All year, voters in S.C. House District 69 have been unrepresented in the state House of Representatives.
Former Rep. Rick Quinn resigned from the Lexington County district in December, after pleading guilty to a misconduct in office charge. That means residents in northeastern Lexington County have been without a voice in the S.C. House since the legislative session began in January.
On Tuesday, the district’s voters will decide on a replacement, when the Republican primary goes to a runoff between former health insurance executive and school board member Ann Marie Green, and law enforcement officer-turned-athletic trainer Chris Wooten.
Wooten came close to clinching the GOP nomination in the first round on Feb. 27, finishing in first place with 1,410 votes, getting 42 percent of the ballots cast, but short of the majority needed to win outright. Green came in second in the five-person field with 761 votes, or 23 percent, despite a lower fundraising total than some of her opponents.
Running to “restore integrity” after the State House corruption probe, Wooten says he is sticking to the same strategy in the runoff that he followed in the first round.
“As an old football coach, I know when you have a good lead, you keep running the same plays,” Wooten said.
Wooten is touting his record as a local businessman and as a “conservative outsider” in the race.
Wooten also speaks about the roots that he has laid down in the community since his job as a state trooper moved him to Lexington almost two decades ago. He since has become the owner of BodyShop Athletics and volunteers as a football coach at River Bluff High School.
“I’ve trained the cancer patient and the cancer doctor, the dishwasher and the man who owns the restaurant,” he said. “You talk about a grassroots campaign. ... I starting making calls seven weeks ago, but I feel like started campaigning 17 years ago.”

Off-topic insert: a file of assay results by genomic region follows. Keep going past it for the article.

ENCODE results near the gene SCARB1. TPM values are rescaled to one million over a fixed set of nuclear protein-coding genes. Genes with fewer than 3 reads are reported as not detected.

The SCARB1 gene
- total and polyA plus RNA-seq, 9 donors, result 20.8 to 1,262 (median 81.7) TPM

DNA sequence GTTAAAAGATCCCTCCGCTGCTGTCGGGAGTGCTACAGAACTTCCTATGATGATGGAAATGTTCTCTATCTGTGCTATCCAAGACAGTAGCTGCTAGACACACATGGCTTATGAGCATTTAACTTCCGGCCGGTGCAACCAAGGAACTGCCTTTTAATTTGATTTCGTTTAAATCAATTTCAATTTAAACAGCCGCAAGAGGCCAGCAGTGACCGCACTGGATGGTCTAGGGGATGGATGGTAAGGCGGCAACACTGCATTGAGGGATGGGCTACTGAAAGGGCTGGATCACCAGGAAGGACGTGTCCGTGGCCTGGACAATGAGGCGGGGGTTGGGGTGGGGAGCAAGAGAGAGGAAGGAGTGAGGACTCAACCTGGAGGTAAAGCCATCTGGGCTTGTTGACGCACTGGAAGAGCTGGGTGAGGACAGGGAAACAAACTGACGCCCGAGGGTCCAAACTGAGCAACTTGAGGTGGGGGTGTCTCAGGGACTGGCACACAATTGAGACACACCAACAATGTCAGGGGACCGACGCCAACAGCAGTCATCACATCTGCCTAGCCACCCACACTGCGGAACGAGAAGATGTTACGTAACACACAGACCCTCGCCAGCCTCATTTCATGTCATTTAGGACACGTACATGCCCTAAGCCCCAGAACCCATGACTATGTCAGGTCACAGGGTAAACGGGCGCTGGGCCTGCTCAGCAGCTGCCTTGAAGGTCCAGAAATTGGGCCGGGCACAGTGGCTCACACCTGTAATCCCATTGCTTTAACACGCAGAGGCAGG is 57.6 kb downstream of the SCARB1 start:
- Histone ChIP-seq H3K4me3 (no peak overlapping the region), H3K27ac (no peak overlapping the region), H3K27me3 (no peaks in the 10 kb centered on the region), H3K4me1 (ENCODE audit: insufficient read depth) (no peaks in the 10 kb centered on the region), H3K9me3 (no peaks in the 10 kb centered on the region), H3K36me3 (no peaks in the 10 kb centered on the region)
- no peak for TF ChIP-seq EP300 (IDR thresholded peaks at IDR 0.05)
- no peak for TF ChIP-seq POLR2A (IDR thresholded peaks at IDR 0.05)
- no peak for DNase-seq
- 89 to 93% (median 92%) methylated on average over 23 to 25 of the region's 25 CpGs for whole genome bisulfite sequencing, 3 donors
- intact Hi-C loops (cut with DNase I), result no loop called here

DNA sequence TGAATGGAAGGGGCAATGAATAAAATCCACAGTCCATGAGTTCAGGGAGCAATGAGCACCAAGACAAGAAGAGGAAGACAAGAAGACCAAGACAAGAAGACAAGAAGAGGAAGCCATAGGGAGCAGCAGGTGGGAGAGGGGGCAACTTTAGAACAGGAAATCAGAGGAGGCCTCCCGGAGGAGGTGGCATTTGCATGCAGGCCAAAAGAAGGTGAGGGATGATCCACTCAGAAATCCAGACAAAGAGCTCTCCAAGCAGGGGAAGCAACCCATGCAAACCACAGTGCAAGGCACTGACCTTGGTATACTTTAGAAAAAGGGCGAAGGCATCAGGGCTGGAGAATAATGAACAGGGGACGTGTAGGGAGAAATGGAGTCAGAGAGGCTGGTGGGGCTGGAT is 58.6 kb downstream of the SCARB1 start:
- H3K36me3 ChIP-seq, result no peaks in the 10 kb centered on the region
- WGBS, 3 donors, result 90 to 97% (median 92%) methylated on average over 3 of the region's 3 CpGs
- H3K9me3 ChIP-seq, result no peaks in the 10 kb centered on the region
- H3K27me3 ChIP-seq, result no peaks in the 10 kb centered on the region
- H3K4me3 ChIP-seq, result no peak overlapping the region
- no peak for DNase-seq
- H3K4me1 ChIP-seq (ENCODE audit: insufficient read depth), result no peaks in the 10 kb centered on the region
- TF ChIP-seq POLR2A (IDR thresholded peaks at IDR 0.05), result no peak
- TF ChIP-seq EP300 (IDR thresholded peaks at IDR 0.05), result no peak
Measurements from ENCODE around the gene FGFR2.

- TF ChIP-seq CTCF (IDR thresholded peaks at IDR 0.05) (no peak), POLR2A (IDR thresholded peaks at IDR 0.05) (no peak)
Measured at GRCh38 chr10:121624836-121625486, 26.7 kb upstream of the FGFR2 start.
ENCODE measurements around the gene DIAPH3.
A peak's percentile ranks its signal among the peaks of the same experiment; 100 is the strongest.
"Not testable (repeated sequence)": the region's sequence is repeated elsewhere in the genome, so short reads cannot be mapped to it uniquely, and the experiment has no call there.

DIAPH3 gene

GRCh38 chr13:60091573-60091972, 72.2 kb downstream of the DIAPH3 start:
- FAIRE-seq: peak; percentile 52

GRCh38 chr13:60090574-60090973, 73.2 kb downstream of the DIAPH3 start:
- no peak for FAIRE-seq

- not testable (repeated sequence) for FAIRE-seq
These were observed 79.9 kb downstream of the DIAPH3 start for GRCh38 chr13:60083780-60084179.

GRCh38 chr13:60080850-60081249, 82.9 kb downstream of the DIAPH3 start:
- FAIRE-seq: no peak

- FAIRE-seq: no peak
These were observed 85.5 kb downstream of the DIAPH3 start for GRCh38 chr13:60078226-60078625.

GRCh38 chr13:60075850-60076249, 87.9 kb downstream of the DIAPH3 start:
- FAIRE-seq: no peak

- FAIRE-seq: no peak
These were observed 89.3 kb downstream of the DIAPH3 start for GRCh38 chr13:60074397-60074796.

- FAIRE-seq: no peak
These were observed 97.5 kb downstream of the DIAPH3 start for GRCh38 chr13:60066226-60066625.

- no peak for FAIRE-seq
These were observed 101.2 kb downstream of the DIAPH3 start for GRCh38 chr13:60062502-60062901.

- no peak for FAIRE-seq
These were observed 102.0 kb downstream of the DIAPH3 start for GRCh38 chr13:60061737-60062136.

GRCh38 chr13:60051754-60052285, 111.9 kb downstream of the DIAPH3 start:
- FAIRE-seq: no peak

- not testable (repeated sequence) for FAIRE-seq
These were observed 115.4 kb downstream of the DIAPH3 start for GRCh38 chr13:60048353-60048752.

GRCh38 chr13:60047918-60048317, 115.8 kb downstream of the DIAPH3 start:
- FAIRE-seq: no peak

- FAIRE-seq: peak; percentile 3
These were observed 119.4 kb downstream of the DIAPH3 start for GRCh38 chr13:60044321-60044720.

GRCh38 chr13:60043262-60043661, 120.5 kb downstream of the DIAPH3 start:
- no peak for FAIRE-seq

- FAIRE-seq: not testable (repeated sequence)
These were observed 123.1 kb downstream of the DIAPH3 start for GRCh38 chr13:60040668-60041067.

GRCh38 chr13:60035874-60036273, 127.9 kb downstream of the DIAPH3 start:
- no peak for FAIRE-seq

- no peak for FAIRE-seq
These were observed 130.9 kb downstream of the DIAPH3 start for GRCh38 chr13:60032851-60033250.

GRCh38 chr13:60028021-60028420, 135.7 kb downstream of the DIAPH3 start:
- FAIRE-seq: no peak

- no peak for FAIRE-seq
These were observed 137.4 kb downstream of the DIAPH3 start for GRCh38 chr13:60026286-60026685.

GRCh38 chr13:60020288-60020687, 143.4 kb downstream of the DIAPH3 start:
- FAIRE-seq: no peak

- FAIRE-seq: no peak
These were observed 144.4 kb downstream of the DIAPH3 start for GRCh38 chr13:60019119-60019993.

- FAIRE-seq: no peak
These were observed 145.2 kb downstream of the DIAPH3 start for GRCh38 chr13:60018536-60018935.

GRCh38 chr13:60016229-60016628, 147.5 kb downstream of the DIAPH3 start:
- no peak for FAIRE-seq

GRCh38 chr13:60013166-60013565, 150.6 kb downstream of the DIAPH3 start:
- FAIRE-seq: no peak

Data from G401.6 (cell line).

Green, meanwhile, is touting her knowledge of state and local issues, beyond the year she has spent on the Lexington 1 school board since the 2016 election.
“Some people expect me just to talk about education, but I’m knowledgeable about a lot of the hot topics in Columbia,” Green said.
While other South Carolinians worry about the fate of the state’s power utilities, Green says she is concerned about the water service of rural Lexington County residents, now that the town of Lexington has taken over the former Carolina Water Services plant on the Saluda River. Those residents now are served by the town but don’t live in it.
“They have no advocate,” she said. “That’s where a representative could step in for them.”
In a race where turnout in the first round was only 11 percent, both candidates say getting their voters to the polls will be crucial.
“We need to get people out to vote,” Wooten said. “I don’t want them to think that just because we’re ahead, they don’t need to vote. Every vote counts.”
Green has spent her days knocking on doors, waving at traffic from the roadside with a sign, even sending out hand-written notes.
“We’re trying to do everything we’ve done in eight weeks in 12 days,” she said.
The winner of Tuesday’s runoff will not face a Democratic opponent on the May 1 general election ballot.